Clark GIS employee turns love of maps into career

Mason McCord became fascinated with maps from his history books in school.

“Studying history, I came across a lot of maps and history, especially battlefield maps,” he said. “They were well-drawn and meticulously done.”

McCord is making maps of a different kind now in the Clark County Geopgraphic Information System office.

McCord started working in the GIS office about a year ago after graduating from Eastern Kentucky University with a degree in geoscience while focusing on GIS-type work, he said. For the past year, he’s been learning about GIS from the ground floor.

The GIS office, he said, can produce aerial images of about any portion of Clark County. From there, they can isolate or mark items on the image according to requests.

“If there’s something on the surface of the Earth they want a large image of, we can make that happen,” he said. “Folks come in looking for an idea of what flood plains might look like on their property,” he said. “We do a lot of work for Winchester Municipal Utilities. We help them streamline their hydrant flushings.”

McCord said he has had requests to identify cemeteries or isolate bridges. It’s all about what the person wants, and getting on the same page to produce what they need.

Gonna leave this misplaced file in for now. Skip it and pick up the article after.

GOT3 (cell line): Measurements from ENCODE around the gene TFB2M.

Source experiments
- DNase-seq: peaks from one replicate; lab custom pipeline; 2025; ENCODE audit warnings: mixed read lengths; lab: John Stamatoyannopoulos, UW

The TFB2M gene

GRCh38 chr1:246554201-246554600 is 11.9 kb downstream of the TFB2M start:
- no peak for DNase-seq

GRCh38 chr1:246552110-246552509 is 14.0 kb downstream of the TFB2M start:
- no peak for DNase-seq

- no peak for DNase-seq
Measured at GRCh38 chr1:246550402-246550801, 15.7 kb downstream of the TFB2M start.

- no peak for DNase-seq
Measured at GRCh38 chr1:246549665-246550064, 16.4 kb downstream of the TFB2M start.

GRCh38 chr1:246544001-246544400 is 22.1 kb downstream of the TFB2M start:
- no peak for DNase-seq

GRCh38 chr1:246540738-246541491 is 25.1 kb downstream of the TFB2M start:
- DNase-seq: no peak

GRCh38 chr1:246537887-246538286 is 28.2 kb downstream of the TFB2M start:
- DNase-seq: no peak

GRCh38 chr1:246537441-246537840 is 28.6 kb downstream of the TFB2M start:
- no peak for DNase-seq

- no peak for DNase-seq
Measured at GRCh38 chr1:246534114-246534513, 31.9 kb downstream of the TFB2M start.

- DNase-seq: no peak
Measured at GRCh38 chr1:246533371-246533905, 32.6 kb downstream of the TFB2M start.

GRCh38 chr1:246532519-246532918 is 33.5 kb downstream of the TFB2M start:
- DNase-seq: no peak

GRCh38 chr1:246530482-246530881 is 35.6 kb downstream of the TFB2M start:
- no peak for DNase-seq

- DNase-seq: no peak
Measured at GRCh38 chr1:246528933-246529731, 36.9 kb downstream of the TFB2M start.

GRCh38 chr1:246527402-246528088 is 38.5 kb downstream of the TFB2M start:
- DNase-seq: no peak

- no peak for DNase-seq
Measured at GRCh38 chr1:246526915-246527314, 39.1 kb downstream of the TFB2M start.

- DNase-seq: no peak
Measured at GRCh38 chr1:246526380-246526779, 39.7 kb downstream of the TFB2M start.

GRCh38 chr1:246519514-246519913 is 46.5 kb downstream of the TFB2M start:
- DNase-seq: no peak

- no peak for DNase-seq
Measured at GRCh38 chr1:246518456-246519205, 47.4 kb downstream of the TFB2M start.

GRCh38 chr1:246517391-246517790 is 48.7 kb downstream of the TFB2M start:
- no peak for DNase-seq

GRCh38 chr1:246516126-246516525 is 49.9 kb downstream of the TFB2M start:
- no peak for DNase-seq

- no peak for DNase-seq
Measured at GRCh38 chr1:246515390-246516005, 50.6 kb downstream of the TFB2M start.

“As long as we have the data, we’ll help anyone we can,” he said.

Every couple years, the GIS Consortium will hire a company to take new aerial photos using a grid pattern of Clark County for the office.

“They take the images back to their office and piece them together seamlessly to make one huge image,” he said.

That master image will then be used for other requests, he said, and show the latest changes in the county.

“New projects go up and properties change hands,” he said. ‘It’s important for us to know when things are coming. Images taken in 2012 may not be applicable in 2019.”

McCord said he spends most of his time in the office maintaining databases of information and making sure the information is up to date. There are times he goes out in the field to gather additional information as well.

“I enjoy tracking down things in the field,” he said. “More than that is the project management work. Say someone comes in and they want a map done. It’s fun to take an idea and get it into a manageable form and get a project the customer is happy with.”

About Fred Petke

Fred Petke is a reporter for The Winchester Sun, the Jessamine Journal and the State Journal. His beats include cops, courts, fire, public records, city and county government and other news. To contact Fred, email fred.petke@bluegrassnewsmedia.com or call 859-759-0051.

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